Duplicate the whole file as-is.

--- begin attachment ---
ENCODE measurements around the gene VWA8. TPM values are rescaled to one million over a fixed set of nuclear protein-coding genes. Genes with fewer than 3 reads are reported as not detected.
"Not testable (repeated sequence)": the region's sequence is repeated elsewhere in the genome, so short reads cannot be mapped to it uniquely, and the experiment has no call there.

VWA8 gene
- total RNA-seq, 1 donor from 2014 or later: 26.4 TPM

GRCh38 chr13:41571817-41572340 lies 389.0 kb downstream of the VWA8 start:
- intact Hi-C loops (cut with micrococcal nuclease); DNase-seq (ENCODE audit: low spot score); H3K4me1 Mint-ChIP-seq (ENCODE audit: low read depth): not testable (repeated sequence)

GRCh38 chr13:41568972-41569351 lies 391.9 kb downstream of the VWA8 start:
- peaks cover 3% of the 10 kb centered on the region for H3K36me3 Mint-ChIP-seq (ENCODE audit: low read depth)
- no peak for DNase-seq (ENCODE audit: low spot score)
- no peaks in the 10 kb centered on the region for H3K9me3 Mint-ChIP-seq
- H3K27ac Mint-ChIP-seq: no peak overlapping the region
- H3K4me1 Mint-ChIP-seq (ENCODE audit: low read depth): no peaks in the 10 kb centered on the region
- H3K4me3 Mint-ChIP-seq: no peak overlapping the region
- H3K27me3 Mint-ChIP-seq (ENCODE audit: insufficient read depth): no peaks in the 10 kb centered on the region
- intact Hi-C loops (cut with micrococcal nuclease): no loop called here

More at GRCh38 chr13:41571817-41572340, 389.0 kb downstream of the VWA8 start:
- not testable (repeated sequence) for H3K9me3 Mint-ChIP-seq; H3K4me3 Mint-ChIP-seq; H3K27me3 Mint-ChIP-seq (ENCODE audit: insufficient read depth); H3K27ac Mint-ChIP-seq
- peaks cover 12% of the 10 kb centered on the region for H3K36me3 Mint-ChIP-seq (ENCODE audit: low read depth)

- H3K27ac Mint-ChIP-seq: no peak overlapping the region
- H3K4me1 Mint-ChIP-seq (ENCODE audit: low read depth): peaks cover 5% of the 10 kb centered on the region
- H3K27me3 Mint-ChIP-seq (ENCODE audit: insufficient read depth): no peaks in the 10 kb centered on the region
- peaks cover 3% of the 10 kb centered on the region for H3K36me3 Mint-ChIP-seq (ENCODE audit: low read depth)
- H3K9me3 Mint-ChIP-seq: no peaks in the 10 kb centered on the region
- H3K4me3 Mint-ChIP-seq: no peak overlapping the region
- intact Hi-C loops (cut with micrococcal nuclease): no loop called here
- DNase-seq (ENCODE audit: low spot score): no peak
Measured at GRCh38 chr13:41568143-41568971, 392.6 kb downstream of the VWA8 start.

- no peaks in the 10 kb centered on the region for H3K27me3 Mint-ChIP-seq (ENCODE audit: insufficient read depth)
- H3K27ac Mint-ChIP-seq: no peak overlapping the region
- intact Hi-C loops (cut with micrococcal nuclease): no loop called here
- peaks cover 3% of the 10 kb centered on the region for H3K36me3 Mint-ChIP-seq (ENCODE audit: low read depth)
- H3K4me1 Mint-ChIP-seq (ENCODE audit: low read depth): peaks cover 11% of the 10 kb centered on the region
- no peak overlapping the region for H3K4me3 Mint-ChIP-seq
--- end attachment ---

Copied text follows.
ENCODE measurements around the gene VWA8. TPM values are rescaled to one million over a fixed set of nuclear protein-coding genes. Genes with fewer than 3 reads are reported as not detected.
"Not testable (repeated sequence)": the region's sequence is repeated elsewhere in the genome, so short reads cannot be mapped to it uniquely, and the experiment has no call there.

VWA8 gene
- total RNA-seq, 1 donor from 2014 or later: 26.4 TPM

GRCh38 chr13:41571817-41572340 lies 389.0 kb downstream of the VWA8 start:
- intact Hi-C loops (cut with micrococcal nuclease); DNase-seq (ENCODE audit: low spot score); H3K4me1 Mint-ChIP-seq (ENCODE audit: low read depth): not testable (repeated sequence)

GRCh38 chr13:41568972-41569351 lies 391.9 kb downstream of the VWA8 start:
- peaks cover 3% of the 10 kb centered on the region for H3K36me3 Mint-ChIP-seq (ENCODE audit: low read depth)
- no peak for DNase-seq (ENCODE audit: low spot score)
- no peaks in the 10 kb centered on the region for H3K9me3 Mint-ChIP-seq
- H3K27ac Mint-ChIP-seq: no peak overlapping the region
- H3K4me1 Mint-ChIP-seq (ENCODE audit: low read depth): no peaks in the 10 kb centered on the region
- H3K4me3 Mint-ChIP-seq: no peak overlapping the region
- H3K27me3 Mint-ChIP-seq (ENCODE audit: insufficient read depth): no peaks in the 10 kb centered on the region
- intact Hi-C loops (cut with micrococcal nuclease): no loop called here

More at GRCh38 chr13:41571817-41572340, 389.0 kb downstream of the VWA8 start:
- not testable (repeated sequence) for H3K9me3 Mint-ChIP-seq; H3K4me3 Mint-ChIP-seq; H3K27me3 Mint-ChIP-seq (ENCODE audit: insufficient read depth); H3K27ac Mint-ChIP-seq
- peaks cover 12% of the 10 kb centered on the region for H3K36me3 Mint-ChIP-seq (ENCODE audit: low read depth)

- H3K27ac Mint-ChIP-seq: no peak overlapping the region
- H3K4me1 Mint-ChIP-seq (ENCODE audit: low read depth): peaks cover 5% of the 10 kb centered on the region
- H3K27me3 Mint-ChIP-seq (ENCODE audit: insufficient read depth): no peaks in the 10 kb centered on the region
- peaks cover 3% of the 10 kb centered on the region for H3K36me3 Mint-ChIP-seq (ENCODE audit: low read depth)
- H3K9me3 Mint-ChIP-seq: no peaks in the 10 kb centered on the region
- H3K4me3 Mint-ChIP-seq: no peak overlapping the region
- intact Hi-C loops (cut with micrococcal nuclease): no loop called here
- DNase-seq (ENCODE audit: low spot score): no peak
Measured at GRCh38 chr13:41568143-41568971, 392.6 kb downstream of the VWA8 start.

- no peaks in the 10 kb centered on the region for H3K27me3 Mint-ChIP-seq (ENCODE audit: insufficient read depth)
- H3K27ac Mint-ChIP-seq: no peak overlapping the region
- intact Hi-C loops (cut with micrococcal nuclease): no loop called here
- peaks cover 3% of the 10 kb centered on the region for H3K36me3 Mint-ChIP-seq (ENCODE audit: low read depth)
- H3K4me1 Mint-ChIP-seq (ENCODE audit: low read depth): peaks cover 11% of the 10 kb centered on the region
- no peak overlapping the region for H3K4me3 Mint-ChIP-seq